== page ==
While the item won’t appear on the official agenda, Patel could push for a vote at one of the other DAC events.

DAC reform

Discussions about the ongoing reform of the DAC, initiated in 2012, will also continue this year, as well as its work to improve aid flow transparency.

The committee will also check in on its new statistical reporting framework for counting ODA — the Total Official Support for Sustainable Development.

This year’s meeting will be only the second time representatives from civil society organizations such as Oxfam are allowed a seat at the table. Other key aid stakeholders, including the Bill & Melinda Gates Foundation and several U.N. agencies, plan to join the fray.

The DAC is in the midst of huge reforms under its new head, Petri Gornitzka, who hopes to recast it in the image of the SDGs, and distance the committee from the OECD’s “rich country club” image. In addition to opening up the DAC to civil society voices, she aims to prevent larger donor members from dominating the agenda.

Seghers told Devex that Oxfam sees “a huge difference” in how the DAC is engaging with CSOs. “The past few months, there has been a real willingness to open up the space for CSOs, so we’re organizing ourselves as well. We’ve set up a CSO network so the DAC can see us as an organized community.”

Building on past changes

The DAC was founded in 1961 to work toward a common vision for the purpose and nature of overseas aid. Aid officials attend the meeting to discuss and debate proposed updates to the rules, which are typically tweaked every two to three years.

The meeting itself often concludes months or even years of discussions around proposals for amendments to the ODA rules. During the meetings, members will cast their final votes on proposals, and the vote must be unanimous for the rules changes to go into effect. For CSOs, this requirement for unanimous agreement on rules changes can act as a way of protecting aid’s poverty mandate if it comes under threat from proposed changes from some members.

While the high-level meeting takes place every two years, the committee can meet, take new decisions, and issue communiques year-round.

At the last high-level meeting, the DAC adjusted the ODA rules to allow greater flexibility in using aid for peace and security expenditure, including some military costs, in fragile and conflict-affected states. This came with caveats that the outcome should be development-focused, and should come from ODA only as a last resort.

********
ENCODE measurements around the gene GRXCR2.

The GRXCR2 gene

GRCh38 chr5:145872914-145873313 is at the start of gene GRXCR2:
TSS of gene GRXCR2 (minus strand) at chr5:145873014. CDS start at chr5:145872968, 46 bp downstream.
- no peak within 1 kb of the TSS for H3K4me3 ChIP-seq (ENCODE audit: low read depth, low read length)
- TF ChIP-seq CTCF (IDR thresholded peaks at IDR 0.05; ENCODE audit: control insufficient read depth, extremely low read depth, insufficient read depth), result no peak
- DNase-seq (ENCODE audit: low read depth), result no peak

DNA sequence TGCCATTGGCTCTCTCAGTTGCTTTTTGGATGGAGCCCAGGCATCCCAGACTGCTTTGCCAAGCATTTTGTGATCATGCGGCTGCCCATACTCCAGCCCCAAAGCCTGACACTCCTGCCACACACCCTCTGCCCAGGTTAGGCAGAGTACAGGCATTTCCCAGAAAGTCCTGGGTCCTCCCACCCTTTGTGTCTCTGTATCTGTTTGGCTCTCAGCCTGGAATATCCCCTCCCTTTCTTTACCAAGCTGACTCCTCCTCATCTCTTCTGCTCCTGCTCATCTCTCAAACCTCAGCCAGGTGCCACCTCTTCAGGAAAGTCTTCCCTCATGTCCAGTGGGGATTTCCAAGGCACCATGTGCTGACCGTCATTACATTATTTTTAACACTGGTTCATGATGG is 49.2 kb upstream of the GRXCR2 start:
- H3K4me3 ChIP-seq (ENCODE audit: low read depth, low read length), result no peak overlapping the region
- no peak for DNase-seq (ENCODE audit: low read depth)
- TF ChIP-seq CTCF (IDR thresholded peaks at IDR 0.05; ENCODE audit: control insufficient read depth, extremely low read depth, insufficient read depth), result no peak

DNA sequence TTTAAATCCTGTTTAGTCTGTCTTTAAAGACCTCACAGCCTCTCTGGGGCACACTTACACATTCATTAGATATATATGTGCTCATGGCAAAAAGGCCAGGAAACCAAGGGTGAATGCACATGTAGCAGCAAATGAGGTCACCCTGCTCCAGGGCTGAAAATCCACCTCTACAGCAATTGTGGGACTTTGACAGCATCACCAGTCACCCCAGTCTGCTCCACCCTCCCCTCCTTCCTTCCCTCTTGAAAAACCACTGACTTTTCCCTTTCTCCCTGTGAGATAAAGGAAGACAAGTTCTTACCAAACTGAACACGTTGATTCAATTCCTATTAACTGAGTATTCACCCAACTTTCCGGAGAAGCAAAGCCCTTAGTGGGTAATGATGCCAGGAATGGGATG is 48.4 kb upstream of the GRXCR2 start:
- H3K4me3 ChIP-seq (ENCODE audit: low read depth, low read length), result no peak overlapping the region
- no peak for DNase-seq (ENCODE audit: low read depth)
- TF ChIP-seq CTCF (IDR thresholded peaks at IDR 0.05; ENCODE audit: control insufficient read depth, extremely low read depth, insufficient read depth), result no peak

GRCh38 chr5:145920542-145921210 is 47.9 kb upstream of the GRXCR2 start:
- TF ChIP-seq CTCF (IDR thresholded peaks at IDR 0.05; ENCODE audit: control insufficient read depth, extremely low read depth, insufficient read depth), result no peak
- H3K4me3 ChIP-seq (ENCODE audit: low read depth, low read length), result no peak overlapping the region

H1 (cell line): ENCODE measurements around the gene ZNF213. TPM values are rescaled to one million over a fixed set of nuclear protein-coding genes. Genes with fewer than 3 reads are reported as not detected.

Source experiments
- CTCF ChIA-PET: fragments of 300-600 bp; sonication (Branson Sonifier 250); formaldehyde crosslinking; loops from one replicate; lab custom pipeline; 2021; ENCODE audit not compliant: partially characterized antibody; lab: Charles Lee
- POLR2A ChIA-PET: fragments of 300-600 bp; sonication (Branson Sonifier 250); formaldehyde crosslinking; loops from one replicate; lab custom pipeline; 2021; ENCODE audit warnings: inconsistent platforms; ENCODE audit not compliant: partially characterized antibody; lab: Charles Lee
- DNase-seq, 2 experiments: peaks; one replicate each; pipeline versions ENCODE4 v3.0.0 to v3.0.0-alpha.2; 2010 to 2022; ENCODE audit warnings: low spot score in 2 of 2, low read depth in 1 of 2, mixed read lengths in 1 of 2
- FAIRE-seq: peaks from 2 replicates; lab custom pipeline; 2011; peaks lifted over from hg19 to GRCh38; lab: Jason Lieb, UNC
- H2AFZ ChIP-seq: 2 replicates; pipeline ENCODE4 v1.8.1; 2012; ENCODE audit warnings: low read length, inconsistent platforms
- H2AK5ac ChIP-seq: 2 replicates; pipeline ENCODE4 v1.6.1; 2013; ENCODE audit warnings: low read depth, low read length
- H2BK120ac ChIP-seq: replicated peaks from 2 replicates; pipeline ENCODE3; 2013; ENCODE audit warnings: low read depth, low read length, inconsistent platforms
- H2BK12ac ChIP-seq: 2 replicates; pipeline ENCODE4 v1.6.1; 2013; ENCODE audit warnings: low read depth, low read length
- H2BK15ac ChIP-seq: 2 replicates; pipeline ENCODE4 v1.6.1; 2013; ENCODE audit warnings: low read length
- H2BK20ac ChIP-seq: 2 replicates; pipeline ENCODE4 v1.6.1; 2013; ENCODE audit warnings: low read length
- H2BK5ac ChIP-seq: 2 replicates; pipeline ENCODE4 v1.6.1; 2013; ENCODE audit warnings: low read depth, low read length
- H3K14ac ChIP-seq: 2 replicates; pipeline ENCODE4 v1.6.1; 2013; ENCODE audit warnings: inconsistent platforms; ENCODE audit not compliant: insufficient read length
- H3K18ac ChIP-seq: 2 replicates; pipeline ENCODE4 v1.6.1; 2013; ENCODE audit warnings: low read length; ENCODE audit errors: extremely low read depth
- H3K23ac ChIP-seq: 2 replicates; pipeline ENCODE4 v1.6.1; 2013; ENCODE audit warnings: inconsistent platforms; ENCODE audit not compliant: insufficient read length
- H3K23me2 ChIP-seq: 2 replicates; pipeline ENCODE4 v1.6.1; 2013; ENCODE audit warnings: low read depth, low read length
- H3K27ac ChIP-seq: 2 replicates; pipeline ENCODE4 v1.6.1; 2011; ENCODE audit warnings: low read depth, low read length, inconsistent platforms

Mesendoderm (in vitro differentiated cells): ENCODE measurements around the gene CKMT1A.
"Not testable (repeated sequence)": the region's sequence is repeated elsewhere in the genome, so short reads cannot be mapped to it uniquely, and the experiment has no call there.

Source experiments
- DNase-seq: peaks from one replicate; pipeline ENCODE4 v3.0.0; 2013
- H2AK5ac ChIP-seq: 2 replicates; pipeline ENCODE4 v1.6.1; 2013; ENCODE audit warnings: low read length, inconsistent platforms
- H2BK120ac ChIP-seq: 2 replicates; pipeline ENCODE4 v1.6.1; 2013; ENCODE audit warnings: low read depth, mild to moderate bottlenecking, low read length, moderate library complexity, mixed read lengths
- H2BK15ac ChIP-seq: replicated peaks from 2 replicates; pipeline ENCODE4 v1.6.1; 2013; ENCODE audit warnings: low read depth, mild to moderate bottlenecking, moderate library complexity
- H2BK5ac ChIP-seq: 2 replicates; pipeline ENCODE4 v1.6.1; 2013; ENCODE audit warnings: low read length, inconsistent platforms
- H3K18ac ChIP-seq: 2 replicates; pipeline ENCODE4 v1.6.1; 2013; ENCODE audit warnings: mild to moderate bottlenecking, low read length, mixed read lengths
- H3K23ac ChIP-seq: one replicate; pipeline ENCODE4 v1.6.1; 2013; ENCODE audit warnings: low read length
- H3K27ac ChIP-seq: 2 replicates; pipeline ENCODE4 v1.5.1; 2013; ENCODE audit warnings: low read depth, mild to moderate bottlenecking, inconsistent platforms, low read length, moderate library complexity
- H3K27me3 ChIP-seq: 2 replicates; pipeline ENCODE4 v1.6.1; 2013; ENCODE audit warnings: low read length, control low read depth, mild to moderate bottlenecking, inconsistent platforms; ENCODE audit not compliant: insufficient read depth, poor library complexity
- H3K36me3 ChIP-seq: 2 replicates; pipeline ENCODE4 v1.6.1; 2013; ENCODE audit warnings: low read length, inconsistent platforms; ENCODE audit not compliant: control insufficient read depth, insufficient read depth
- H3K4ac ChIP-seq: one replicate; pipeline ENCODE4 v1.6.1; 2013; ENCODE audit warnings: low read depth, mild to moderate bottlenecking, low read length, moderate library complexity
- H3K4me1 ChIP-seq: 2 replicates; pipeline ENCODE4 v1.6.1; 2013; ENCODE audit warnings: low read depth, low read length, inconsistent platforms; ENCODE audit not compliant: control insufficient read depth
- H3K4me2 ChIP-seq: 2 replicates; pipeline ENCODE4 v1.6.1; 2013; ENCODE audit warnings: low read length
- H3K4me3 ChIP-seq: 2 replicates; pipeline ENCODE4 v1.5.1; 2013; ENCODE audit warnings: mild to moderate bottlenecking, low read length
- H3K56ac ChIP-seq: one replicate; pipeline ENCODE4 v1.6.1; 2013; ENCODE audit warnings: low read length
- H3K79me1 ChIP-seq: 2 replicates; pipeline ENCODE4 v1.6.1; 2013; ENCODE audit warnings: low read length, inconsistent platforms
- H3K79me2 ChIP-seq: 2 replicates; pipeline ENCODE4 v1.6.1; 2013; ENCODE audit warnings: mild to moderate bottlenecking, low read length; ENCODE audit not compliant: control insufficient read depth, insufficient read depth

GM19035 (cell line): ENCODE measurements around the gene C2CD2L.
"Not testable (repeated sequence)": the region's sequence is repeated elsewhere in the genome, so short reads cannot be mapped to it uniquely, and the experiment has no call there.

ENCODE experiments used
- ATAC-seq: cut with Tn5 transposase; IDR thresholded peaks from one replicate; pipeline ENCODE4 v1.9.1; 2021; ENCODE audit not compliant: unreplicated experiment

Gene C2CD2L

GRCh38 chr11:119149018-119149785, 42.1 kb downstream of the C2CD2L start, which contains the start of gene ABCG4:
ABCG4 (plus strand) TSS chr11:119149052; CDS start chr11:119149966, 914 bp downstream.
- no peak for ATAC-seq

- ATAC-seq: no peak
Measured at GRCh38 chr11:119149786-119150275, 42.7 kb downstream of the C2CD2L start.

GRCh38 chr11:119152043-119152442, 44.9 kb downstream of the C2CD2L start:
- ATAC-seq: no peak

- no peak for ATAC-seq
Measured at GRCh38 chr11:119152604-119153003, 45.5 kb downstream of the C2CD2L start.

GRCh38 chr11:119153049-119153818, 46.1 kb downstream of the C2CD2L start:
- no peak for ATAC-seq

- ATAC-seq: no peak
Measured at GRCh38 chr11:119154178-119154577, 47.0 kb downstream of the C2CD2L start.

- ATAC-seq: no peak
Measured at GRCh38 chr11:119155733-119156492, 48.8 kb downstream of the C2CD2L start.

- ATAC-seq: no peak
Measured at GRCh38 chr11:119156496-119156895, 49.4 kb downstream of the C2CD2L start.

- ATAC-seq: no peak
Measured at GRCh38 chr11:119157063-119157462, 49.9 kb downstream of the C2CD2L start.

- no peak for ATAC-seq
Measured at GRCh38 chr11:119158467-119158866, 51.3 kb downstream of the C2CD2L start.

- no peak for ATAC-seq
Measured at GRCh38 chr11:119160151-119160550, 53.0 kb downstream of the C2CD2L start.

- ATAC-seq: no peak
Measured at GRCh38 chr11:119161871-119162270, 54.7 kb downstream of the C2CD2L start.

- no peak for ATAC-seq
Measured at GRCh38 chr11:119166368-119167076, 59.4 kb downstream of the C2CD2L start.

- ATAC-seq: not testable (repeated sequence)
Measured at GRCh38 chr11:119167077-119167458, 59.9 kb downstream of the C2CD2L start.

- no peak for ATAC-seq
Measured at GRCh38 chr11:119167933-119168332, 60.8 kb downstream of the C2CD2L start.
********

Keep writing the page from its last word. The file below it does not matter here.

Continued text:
A meeting last year also saw a few dramatic changes in how donors should count aid invested in development finance institutions. The U.K. government was a driving force behind these changes, which now allow for the entire capital investment in a DFI to count as ODA. In order to protect the core function of aid, the DAC also put in place several checks on DFIs’ development mandates, and required that DFIs demonstrate “additionality” in their investments. Debates about how additionality is measured are likely to pick up again at this year’s meeting.

In 2016, the DAC also developed a system for comparing “ODA-ability” of concessional loans versus traditional grant financing. This means that while concessional loans count less overall toward ODA, the system now offers incentives for donors to increase the concessionality of loans in exchange for greater ODA credit, as well as incentives to invest in least developed countries.

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About the author

  • Molly Anders

    Molly Anders is a former U.K. correspondent for Devex. Based in London, she reports on development finance trends with a focus on British and European institutions. She is especially interested in evidence-based development and women’s economic empowerment, as well as innovative financing for the protection of migrants and refugees. Molly is a former Fulbright Scholar and studied Arabic in Syria, Jordan, Egypt and Morocco.